AUSTIN (KXAN) — The Austin Police Department is looking into handling officers’ boots and uniforms differently when they’re soiled.
Austin Police Association President Ken Casaday brought the concerns to the department when the city’s homeless ordinances recently changed, with concerns that if camps grow, officers will be exposed to more health hazards than ever before.
“The department has always preached that your uniform is a biohazard; do not take it inside your home,” Casaday said.
But he says many officers do.
There aren’t any washing machines at Austin’s four police stations, so officers are left to either pay for dry cleaning or wash their uniforms at home.
Casaday began pushing to change that a few weeks ago.
“The impetus for it was the homeless issue, but you know, shame on us. This is something we should have thought of years ago,” he said.
APD Assistant Police Chief says the threat isn’t only at homeless camps.
“They’re going to walk through blood at a crime scene,” Newsom said.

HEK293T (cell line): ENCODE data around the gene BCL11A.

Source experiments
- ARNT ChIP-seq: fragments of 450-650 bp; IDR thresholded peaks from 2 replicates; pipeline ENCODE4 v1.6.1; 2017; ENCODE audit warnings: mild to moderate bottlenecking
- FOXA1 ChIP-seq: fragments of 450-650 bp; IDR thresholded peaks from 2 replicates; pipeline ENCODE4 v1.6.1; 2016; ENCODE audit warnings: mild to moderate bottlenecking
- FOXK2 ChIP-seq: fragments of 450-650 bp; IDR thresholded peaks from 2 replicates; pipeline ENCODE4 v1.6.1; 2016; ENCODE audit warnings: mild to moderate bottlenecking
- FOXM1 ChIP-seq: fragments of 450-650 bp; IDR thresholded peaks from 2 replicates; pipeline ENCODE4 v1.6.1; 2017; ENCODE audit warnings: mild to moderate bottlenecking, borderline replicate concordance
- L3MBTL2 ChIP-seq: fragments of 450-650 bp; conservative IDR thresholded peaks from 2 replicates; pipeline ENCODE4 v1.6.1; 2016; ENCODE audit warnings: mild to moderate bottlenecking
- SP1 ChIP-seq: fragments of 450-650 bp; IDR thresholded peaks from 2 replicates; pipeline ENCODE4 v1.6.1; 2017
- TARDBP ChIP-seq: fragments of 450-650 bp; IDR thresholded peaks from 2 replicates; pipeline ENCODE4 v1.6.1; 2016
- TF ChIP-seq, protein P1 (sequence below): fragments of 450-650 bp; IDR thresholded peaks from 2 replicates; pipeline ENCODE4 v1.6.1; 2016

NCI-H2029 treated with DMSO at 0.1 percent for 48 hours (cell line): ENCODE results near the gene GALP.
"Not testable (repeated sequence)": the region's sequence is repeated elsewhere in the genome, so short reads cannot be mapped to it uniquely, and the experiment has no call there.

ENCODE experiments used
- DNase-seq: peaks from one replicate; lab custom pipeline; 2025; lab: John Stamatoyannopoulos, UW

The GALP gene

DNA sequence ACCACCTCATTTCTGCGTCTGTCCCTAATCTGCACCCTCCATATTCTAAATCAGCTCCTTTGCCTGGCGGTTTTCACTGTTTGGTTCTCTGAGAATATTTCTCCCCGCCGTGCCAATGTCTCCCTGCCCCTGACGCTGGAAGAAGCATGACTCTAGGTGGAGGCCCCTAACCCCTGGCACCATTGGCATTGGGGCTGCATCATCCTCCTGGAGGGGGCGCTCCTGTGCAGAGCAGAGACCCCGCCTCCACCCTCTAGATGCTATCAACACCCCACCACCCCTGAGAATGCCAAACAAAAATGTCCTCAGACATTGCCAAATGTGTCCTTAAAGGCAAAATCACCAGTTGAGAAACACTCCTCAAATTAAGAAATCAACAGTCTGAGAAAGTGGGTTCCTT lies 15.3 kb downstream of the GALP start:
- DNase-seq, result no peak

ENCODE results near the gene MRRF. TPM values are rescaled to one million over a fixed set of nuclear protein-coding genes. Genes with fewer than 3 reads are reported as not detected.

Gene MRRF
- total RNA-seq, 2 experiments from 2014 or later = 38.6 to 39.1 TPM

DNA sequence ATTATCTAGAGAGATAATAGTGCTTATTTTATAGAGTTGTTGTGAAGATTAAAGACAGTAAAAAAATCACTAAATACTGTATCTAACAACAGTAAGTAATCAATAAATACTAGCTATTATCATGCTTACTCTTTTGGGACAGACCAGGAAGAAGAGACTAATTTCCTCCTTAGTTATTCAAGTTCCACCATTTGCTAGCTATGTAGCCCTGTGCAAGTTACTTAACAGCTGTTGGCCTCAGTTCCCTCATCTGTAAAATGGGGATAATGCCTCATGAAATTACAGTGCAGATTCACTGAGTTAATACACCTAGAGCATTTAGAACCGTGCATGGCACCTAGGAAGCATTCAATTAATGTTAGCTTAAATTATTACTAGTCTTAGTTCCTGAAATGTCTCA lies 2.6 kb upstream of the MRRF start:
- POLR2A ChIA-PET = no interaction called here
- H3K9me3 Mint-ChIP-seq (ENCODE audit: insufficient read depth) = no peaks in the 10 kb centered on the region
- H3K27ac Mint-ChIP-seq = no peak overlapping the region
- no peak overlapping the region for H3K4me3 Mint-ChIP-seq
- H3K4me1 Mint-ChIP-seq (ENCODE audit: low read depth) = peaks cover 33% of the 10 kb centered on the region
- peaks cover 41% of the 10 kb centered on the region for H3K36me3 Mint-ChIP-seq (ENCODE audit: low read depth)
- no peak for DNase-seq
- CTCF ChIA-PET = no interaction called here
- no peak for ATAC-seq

Newsom says many home visits are also risky, in hoarding situations or instances where animal or human feces is on the floor. He says officers are also exposed to trash and needles.
“I’m standing here telling you that we know our officers enter into unsanitary conditions frequently, but we’ve never even talked about any kind of boot cleaning apparatus or station at the substations.”
After watching LAPD implement a new germ-zapping robot and ultraviolet ray boot sanitizers to clean up its downtown station, following a case of typhus there, APD is focusing on three potential improvements.
Casaday and Newsom says they’re talking about the possibility of adding boot sanitizers at their main station and three substations. Casaday is also checking on rates from dry cleaning services to send off all uniforms for regular cleaning. They’re also working with the Health Department to determine whether there are any additional vaccinations APD should offer its officers.
The Round Rock Police Department already successfully dry cleans all of its officers’ uniforms.
APD already has a policy in place that allows officers to throw away a uniform if it’s been ruined by blood and receive a new one.
Casaday and Newsom are also discussing directing officers to use the booties they put over their boots at crime scenes in more situations, when there’s a health threat.
At the end of the day, Newsom says it’s about even more than just protecting officers, saying:
“Because, you know, the same stuff you walk through, you don’t want to expose your family or your kids to that.”